background picture of the author with a camera

Circle of Confusion (CoC)

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A circle of confusion (usually written in equations as CoC), is an optical spot, of vaguely circular shape, caused when a cone of light coming from a point source is not brought to a perfect point focus by a lens system. One reason there might be a circle is that the lens just isn't focused. Even when the lens is focused, though, there will always be a circle of confusion of some shape and size. The circle will really be the shape of the opening in the aperture, and additionally, no lens is capable of perfect operation, although modern manufacturers go to extremes to get as close as possible. The best a lens can do is called the circle of least confusion.

The good thing, is that if the circle is small enough, we don't notice it. In fact, that's how depth of field is defined. It's the range of distances for a particular setup of a camera, for which the circle of confusion is too small for us to notice. In a minute we'll talk more about what too small to notice means.

You need to know the CoC for your camera to figure out the Depth of Field for a given focal length, aperture, sensor size combination. Further, if you understand about CoC, you'll also understand how to use your camera better.

You're missing a nice tool to understand CoC because your brownser doesn't understand HTML5 canvas.

An Example Might Make It Clearer

Look at the diagram to the left. I wish I would have had something like it when I first started learning about depth of field and circle of confusion. Take a few minutes to play with the controls. In particular, open up the aperture, put the image out of focus and see the size of the circle. Then shut the aperture down. Immediately you'll see why a small aperture, (big numbers), makes for greater depth of field (more stuff in focus at different distances). With a small aperture, something that makes a BIG circle of confusion with a large aperture, will make a small circle of confusion barely bigger than an in-focus image.

But What Does Too Small To Notice Mean?

We said that the definition of depth of field is: the range of distances, for a particular setup of a camera, for which the circle of confusion is too small for us to notice. Well, that depends on how we look. We're going to make a photo of some size, and we're going to look at that photo from some distance. Additionally, to make that photo, we have to enlarge the information from the camera's sensor. A smaller sensor will need to be enlarged more than a large sensor, so the smaller sensor has to have a smaller CoC so that after more enlargement the viewer can't detect the difference between a circle of confusion and a point. Each of these can affect our definition of CoC. If we blow the photo up to six foot across, lay it on the floor and crawl around on it looking with a magnifying glass, we'll see some pretty small flaws. If we make the photo 6"x4" and look at it by two feet away, we won't notice much at all.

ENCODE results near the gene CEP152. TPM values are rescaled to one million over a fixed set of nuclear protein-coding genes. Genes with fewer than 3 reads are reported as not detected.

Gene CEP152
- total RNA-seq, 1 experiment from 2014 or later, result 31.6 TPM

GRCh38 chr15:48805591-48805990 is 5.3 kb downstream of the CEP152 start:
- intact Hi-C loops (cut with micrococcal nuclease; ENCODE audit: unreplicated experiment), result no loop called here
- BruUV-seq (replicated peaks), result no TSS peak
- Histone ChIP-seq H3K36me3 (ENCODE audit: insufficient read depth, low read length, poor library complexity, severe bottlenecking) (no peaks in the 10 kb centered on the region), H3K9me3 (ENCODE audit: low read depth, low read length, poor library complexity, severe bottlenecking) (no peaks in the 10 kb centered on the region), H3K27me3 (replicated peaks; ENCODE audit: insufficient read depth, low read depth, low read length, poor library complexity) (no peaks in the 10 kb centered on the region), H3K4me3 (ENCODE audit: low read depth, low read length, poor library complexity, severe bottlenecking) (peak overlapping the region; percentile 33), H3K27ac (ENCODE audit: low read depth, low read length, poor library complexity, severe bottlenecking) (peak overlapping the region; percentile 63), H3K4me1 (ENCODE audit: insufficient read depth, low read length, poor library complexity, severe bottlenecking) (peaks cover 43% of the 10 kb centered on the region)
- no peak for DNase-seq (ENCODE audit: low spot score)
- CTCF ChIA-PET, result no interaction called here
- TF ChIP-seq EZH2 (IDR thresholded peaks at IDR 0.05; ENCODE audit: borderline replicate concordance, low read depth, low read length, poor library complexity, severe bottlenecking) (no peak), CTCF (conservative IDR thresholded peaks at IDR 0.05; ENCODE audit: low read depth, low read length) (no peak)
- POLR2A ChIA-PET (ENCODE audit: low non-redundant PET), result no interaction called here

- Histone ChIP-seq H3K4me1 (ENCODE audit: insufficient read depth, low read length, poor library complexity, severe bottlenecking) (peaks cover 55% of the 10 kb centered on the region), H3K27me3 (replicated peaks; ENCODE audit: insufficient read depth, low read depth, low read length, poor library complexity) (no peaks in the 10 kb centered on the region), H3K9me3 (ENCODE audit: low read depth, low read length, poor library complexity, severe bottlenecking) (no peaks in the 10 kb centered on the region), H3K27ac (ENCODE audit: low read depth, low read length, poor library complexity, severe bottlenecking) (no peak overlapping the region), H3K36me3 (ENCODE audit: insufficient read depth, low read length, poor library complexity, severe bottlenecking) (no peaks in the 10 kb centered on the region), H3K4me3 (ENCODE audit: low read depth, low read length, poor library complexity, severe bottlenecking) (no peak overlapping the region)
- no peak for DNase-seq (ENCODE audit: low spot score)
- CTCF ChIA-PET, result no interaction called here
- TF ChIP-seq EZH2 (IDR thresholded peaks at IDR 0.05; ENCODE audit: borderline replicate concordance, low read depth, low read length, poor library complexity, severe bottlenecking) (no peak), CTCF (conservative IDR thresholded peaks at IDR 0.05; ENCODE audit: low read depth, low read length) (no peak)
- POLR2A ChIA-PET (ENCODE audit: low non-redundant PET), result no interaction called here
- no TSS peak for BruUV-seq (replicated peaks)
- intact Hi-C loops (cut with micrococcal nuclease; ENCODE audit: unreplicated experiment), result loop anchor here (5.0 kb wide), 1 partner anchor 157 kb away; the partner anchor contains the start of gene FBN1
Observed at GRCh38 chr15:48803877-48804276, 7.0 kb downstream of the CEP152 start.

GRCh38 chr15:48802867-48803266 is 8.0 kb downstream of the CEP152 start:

man looking at picture

So how do we look at it?

Most people don't like to look at things closer than about 25 cm (about 10 in) away, and when viewing photos we like to see about 60°. If we're looking at something about 25 cm away and it covers about 60° that makes it about 10" tall, so imagine we're looking at an 8"X10" photograph.

man looking at picture

So How Well Can We See?

At this distance, if you have good vision, you should be able to resolve (tell apart) about 5 line pairs per millimeter (lp/mm). A millimeter is just over one thirty-second of an inch. A line pair is a dark line and an adjacent light line. So if we can determine 5 line pairs per millimeter, that means that we need to have a line every fifth of a millimeter (0.2 mm). That means, that at full size, our circle of confusion is 0.2 mm. If it's bigger than that, we'll notice it, and remember that's our definition of circle of confusion, it's the biggest thing that still looks like a point. If it's bigger than 0.2 mm, then we'll find ourselves peering at the picture trying to bring it into focus but it just won't quite, it will look blurry. We'll notice the lack of detail.